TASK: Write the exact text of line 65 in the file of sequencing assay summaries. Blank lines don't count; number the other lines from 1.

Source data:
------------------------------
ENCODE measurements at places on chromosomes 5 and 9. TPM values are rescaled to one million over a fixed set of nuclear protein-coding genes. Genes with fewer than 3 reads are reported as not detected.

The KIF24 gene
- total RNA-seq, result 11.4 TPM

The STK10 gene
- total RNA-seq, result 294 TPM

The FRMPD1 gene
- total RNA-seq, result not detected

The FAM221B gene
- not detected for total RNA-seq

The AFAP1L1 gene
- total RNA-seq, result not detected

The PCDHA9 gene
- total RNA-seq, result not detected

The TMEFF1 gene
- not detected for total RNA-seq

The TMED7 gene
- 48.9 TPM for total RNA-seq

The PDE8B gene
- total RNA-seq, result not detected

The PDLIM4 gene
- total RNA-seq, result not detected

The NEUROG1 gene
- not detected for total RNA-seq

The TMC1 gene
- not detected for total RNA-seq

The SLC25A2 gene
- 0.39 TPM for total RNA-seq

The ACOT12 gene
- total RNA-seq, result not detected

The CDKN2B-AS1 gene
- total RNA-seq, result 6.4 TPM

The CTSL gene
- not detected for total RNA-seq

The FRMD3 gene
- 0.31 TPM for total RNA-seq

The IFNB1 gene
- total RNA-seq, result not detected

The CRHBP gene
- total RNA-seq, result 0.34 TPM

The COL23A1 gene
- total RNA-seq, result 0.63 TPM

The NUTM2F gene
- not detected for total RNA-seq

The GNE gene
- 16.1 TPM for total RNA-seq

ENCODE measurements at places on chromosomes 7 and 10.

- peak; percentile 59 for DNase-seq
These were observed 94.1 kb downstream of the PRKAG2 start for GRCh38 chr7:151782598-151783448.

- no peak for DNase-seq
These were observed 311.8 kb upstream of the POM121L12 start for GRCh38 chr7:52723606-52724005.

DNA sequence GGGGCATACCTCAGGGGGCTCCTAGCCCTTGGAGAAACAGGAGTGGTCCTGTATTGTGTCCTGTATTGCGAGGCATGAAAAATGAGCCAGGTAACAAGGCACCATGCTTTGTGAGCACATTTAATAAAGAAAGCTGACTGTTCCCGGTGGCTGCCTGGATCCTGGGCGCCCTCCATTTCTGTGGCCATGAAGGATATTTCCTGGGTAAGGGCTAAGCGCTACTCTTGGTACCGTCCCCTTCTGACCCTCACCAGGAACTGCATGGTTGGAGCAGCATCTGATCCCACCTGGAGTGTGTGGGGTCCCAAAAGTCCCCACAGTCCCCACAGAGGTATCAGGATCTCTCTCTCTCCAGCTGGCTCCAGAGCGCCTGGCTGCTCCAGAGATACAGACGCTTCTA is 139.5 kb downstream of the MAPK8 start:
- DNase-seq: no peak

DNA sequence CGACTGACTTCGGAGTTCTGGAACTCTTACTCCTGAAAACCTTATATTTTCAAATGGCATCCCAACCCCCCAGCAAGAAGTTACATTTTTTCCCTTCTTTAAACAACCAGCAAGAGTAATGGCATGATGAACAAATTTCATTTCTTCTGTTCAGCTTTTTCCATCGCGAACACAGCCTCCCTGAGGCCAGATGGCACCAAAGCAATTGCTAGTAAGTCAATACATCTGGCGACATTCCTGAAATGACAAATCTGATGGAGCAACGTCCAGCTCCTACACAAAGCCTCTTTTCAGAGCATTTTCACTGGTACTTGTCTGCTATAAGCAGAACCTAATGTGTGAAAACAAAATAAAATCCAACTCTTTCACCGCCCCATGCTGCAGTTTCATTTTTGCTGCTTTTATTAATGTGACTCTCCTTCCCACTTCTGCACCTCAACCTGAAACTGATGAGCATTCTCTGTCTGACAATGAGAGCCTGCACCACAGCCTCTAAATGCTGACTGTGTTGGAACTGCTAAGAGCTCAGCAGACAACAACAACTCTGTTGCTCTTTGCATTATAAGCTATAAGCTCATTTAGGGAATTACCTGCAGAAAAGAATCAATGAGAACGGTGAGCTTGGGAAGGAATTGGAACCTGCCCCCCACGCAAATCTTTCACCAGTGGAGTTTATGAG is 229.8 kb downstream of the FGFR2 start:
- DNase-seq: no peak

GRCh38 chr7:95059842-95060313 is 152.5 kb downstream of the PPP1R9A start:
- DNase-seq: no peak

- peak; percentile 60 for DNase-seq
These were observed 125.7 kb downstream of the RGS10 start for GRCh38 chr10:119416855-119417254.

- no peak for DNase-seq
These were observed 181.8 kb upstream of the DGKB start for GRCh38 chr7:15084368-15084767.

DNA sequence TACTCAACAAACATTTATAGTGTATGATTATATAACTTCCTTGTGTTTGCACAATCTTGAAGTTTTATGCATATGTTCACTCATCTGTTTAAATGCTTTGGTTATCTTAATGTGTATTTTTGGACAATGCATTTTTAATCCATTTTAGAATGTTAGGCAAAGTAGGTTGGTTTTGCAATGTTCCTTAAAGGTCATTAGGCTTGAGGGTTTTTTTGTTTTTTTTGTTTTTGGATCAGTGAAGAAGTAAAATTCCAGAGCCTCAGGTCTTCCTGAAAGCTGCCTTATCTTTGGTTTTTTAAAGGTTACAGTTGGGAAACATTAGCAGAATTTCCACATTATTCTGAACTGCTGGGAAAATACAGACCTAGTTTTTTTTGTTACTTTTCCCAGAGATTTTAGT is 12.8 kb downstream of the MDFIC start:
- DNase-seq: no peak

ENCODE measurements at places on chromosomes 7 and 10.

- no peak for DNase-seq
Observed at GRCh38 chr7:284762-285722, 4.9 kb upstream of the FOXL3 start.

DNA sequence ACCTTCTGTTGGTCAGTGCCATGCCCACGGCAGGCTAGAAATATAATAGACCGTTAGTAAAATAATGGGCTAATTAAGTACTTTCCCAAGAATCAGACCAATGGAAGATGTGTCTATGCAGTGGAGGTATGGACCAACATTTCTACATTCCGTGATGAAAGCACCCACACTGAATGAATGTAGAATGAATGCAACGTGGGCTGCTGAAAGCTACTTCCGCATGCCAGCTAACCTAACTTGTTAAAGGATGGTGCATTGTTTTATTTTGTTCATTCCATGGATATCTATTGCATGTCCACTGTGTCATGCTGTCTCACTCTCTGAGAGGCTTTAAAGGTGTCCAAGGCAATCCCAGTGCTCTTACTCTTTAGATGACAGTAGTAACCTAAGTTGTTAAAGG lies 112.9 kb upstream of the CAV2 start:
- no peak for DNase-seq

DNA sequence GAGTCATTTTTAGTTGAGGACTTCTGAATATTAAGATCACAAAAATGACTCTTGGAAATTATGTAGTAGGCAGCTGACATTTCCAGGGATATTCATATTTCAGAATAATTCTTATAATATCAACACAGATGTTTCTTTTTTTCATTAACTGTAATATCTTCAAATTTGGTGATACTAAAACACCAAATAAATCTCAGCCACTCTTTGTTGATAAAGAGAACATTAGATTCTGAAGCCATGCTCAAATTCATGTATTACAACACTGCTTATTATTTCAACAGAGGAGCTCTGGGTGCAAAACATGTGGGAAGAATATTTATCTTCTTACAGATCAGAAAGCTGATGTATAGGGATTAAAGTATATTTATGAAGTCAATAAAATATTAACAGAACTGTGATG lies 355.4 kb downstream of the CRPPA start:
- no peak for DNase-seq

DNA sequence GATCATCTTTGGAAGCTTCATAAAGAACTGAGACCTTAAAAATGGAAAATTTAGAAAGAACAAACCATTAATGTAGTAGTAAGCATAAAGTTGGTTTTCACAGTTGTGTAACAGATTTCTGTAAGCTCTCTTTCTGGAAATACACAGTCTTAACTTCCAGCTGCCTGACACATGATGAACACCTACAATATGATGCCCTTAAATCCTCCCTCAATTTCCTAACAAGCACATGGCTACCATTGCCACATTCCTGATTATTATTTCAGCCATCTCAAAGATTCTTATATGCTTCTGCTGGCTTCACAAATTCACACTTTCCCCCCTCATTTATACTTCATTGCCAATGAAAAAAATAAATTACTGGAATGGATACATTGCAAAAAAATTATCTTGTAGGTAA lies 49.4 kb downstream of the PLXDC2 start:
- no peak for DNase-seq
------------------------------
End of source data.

Observed at GRCh38 chr7:284762-285722, 4.9 kb upstream of the FOXL3 start.